Building your fanbase through gamification is not about being a player or playing your fans, though some may approach it in that manner. Gamification is about bringing game-like behaviors into non-game settings to increase engagement with fans and to encourage their engagement with your product. In the case of music, gamification can provide tools to draw fans and potential fans into your world. It's not about killing time by scoring points but about being drawn into a world through an element of play that encourages further interaction with you and your music.
Gamification can be understood as the application of game-like behaviors to non-game settings.*
For example, when we create tiered rewards on Kickstarter, thus separating fans into levels of support, we are applying gamification to a fundraising process to increase the engagement of fans in the process. However, instead of ending up with a digital badge and title, one ends up with not only a tangible product but a feeling of participation that can extend beyond enjoyment of one's music and related merch.
Gamification was the theme of VatorNews' first Vator Spark, a recent day of master classes focused on "succeeding as a technology entrepreneur." As with most discussions of gamification, the shared insights focused on gamification as applied to websites and web communities which can be especially useful in considering one's website as an entryway to a world of music that treats a fan as something more than a consumer.
Michael Wu, PhD - The Science of Gamification
BigDoor founder and CEO Keith Smith discussed onboarding and the need to make it easy to be drawn into one's web community.
For example, he considers Chamillionaire's official website, the Chamillitary Social Network, as a great example of well-done onboarding. I think there have been some changes since his description but one can see how they are continuing to encourage site membership:
"One other example that developers and project managers can look to to learn how to improve the on boarding process is the website for rapper and entrepreneur Chamillionaire. His onboarding service is very visual and engages the social option that shows a pictures of your friends that are also a part of this game. Bringing in this social element raised the trust factor and helps increase the chances of a user becoming a part of the onboarding quest."
"Chamillionaire also offers a variety of rewards that increase the user yearn and all of the website elements have increased the registration rate to a shocking 32% (so one in every three people on the website are opting into this gamification service-- I can bet almost no other service has this conversion rate."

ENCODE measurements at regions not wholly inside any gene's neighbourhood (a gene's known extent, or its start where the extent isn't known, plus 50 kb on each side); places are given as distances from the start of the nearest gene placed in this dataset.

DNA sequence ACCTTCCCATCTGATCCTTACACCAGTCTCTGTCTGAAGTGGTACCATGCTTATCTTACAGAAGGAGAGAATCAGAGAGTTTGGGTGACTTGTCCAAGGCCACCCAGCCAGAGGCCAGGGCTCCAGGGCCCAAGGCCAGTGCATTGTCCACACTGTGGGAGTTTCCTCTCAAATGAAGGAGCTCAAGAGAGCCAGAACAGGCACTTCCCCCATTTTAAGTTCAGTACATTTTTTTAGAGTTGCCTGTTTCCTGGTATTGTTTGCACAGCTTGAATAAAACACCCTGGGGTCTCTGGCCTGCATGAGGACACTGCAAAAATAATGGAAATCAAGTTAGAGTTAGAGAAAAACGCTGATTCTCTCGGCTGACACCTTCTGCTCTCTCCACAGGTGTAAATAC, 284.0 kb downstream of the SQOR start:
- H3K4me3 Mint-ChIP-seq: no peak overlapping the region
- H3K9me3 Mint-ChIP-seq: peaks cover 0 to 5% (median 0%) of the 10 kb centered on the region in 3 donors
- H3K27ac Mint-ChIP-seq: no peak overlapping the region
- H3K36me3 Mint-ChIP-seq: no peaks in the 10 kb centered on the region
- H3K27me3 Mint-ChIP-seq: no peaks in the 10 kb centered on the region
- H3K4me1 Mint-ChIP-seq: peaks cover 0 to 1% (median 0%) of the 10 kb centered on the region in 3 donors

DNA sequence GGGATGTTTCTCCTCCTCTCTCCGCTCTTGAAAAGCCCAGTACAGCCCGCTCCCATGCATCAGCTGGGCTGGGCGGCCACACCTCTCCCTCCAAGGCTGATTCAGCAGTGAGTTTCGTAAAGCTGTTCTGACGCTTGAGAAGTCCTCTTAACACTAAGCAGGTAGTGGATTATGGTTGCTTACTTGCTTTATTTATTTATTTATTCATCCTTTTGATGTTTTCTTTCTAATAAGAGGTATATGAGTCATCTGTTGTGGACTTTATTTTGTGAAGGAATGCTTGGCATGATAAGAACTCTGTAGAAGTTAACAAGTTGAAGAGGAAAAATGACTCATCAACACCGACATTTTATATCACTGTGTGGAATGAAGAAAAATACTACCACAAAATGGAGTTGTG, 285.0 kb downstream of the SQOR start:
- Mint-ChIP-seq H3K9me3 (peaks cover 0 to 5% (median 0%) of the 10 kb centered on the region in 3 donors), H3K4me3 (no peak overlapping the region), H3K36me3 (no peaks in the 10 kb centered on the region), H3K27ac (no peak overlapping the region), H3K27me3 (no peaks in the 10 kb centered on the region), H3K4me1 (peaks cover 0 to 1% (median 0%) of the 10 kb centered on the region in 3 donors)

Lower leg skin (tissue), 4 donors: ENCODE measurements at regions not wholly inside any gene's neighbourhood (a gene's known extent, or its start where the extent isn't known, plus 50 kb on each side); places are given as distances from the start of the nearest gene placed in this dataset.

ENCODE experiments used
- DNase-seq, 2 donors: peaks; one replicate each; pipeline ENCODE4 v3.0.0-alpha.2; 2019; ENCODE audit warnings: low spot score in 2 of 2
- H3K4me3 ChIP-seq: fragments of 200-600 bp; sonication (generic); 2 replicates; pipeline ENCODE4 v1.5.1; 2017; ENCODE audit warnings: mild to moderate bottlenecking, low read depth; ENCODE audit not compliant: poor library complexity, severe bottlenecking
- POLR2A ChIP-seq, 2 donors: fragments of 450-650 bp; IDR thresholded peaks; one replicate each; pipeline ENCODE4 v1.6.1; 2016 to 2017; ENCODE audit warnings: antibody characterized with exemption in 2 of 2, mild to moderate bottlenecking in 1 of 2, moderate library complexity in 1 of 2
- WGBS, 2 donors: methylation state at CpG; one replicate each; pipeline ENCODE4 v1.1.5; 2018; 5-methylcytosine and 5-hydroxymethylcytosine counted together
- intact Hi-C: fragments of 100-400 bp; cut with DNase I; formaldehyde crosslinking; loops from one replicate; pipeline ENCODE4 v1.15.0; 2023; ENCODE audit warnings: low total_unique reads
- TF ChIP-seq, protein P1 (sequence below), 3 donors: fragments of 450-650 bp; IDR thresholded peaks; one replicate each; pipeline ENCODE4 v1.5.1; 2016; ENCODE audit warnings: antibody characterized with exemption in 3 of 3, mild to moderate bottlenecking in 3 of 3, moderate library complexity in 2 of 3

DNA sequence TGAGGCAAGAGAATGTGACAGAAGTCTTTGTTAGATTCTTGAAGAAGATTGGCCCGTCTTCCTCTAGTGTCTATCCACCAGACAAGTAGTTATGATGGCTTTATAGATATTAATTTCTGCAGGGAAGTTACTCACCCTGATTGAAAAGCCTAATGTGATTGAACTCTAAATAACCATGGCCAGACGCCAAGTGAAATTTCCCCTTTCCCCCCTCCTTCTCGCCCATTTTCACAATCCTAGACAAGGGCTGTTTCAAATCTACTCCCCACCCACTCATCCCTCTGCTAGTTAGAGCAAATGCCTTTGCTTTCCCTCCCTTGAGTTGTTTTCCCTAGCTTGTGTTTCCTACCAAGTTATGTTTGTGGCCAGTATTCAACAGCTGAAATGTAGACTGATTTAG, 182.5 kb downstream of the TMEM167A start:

One of the things I like about Chamillionaire's site is that you can browse the content without being forced to join. Perhaps we should call requirements to like or join something "Forced Gamification"? That does not sound fun.
Lithium's chief scientist Michael Wu discussed gamification and included a very useful slidedeck (embedded above) that is actually worth reading after the fact.
Krystal Peak's discussion of Wu's presentation includes the following thought about where onboarding should lead:
"Gamification, by itself, is not sustainable in the long term but is very effective to get people to start doing something."
"So the key is to assure that you are engaging people to learn the intrinsic value in being a part of your community beyond actual or virtual rewards -- such as learning, discovering new tools or products, gaining feedback and meeting like-minded people."
If you add gamification to your website or community it shouldn't be in hope that killing time by playing a game will turn casual web surfers into seriously playful fans of your music. Such elements spark connection but as many of the presenters emphasized, connection is not enough. One must use connection as an opportunity to engage with fans while building a deeper fanbase.
Here's a thought-provoking closing quote from a presentation by the founders of Playnomics and Naked Play. It's a reminder that gamification can be about something more than increasing memberships in exchange for points and related rewards:
"We need to build platforms that people want to play with."
[*Note: I took the definition of gamification as the "application of game-like behaviors to non-game settings" from one of the presentations on VatorNews but have lost the reference. I think it's a widespread idea but I'll update when [and if] I find it.]
Hypebot Senior Contributor Clyde Smith blogs about business at Flux Research: Business Changes and about dance at All World Dance: News. To suggest topics for Hypebot, contact: clyde(at)fluxresearch(dot)com.